This blog post has been produced for the Greater Birmingham Chambers of Commerce as part of the 2020 Growth Through People campaign.
Growth Through People is the Chamber’s annual campaign aiming to help local firms boost productivity and grow through improved leadership and people management skills. In 2020 this involves 8 free workshops taking place between 2nd March and 27th March, culminating in a full-day Growth Through People conference on 2nd April. In addition, throughout the campaign the Chambers will be publishing thought leadership podcasts, videos and blog content such as this.
Thanks to our Headline Sponsors – Prime Accountants Group, Aston University, Curium Solutions and CIPD - all workshops are free to attend. Interested readers can find out more and register to attend Growth Through People workshops here, and the Growth Through People conference here.
If your business has been hit by a high-level of employee sickness absence, low morale or valued staff leaving, it is likely that work-related stress will be one of the causes.
Stress undermines employee health and wellbeing and performance
The CIPD’s annual Health and Wellbeing at Work Survey consistently finds that work-related stress is one of the top causes of both short and long-term sickness absence. Stressed employees also have lower job satisfaction, are more likely to be looking for a new job and are more likely to make mistakes or have an accident.
Stress can be defined as the adverse reaction people have to excessive pressure. Of course, pressure is part and parcel of working life but when the level of pressure exceeds people’s ability to cope and is sustained over a long period it can have a negative effect on their wellbeing and performance at work.
Stress impairs people’s cognitive capacity and consequently their ability to manage emotions and make rationale decisions. Stress affects people in different ways; for some it might mean they are more irritable or have a shorter temper than usual or they feel over-whelmed and have difficulty focusing or prioritising work. Stress is also often linked to trouble sleeping, an increase in feelings of anxiety and problems with memory or concentration.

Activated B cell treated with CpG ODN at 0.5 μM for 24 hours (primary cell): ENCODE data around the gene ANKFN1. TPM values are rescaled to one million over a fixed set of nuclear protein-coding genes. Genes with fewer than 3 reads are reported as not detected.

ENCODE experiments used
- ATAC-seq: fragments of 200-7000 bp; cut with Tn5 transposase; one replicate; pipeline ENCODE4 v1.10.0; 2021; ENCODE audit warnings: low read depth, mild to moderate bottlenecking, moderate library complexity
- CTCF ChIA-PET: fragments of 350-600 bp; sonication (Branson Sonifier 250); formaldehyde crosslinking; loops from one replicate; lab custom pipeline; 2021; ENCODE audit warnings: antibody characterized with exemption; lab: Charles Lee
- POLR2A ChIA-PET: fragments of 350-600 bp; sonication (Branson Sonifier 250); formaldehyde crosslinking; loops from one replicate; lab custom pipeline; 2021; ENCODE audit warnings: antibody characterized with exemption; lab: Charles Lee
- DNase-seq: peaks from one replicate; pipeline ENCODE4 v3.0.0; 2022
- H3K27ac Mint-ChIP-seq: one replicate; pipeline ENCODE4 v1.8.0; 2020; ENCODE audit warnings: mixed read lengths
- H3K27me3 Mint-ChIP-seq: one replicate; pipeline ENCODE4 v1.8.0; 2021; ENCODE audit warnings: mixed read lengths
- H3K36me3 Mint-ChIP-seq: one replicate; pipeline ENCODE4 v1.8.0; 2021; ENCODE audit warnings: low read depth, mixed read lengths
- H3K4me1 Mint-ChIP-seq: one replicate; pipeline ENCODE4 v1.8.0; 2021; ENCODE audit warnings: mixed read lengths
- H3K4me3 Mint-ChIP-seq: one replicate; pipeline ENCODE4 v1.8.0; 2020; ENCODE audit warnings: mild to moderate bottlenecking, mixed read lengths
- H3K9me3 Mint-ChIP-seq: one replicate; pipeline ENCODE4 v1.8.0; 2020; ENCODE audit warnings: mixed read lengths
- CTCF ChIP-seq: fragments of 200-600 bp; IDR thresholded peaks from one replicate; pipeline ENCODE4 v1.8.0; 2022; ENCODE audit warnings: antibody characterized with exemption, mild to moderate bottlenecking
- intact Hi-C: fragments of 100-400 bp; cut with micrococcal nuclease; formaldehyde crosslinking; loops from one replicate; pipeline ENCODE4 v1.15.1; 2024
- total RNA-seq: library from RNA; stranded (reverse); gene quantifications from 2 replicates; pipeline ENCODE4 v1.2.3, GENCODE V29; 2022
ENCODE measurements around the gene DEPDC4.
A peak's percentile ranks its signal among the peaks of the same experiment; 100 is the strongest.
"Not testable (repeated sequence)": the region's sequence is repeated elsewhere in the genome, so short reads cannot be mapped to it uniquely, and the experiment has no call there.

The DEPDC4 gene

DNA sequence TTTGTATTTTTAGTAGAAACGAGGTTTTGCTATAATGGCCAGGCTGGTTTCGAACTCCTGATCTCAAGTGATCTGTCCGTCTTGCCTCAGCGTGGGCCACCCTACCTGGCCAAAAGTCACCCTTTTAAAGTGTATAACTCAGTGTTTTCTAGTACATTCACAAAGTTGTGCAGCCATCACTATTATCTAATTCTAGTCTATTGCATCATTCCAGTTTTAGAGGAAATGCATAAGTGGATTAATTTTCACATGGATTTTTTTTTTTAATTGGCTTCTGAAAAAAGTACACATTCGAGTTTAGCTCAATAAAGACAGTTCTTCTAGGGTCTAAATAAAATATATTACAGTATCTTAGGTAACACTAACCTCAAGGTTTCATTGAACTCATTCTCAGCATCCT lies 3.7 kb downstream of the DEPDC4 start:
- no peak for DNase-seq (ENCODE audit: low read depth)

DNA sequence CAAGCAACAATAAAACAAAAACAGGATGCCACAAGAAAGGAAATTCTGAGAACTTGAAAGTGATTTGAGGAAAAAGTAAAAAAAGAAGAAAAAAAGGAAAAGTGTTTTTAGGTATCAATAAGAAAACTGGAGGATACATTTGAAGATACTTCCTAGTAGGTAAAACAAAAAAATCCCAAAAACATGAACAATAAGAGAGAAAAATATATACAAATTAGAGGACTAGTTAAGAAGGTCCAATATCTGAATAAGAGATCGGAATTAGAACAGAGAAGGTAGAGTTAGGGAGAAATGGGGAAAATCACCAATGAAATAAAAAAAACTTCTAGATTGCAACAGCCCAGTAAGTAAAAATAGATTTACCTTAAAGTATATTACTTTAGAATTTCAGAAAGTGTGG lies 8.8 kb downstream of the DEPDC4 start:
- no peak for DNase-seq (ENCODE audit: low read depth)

There is strong evidence showing that stress has significant long-term negative consequences for people’s health. Research published in The Lancet www.thelancet.com/journals showed that emotional stress is associated with increased risk of cardiovascular disease. Stress is also linked with common mental health problems like anxiety and depression www.psychologytoday.com/why-stress-turns-depression.
Actions managers can take to prevent and manage work-related stress
CIPD’s 2019 Health and Wellbeing Survey based on responses from more than 1,000 employers highlights the areas that managers need to focus on to prevent and manage work-related stress.
Workload remains the most common cause of stress at work, followed by management style, relationships at work and non-work factors such as home family demands and responsibilities, according to the 1,078 employers we surveyed. Taking these factors in turn, we can start to think about how to get to the grass roots of the issue and tackle the most common reasons people are feeling under pressure.
First, workload. Our findings show organisations who say a long working hours culture is the norm are more likely to report they’ve seen an increase in stress-related absence over the past year. Employers with a long hours’ culture need to take action to address it, starting with senior leaders and line managers leading by example and questioning why staff are not taking lunch breaks or staying late if they are doing so on a regular basis.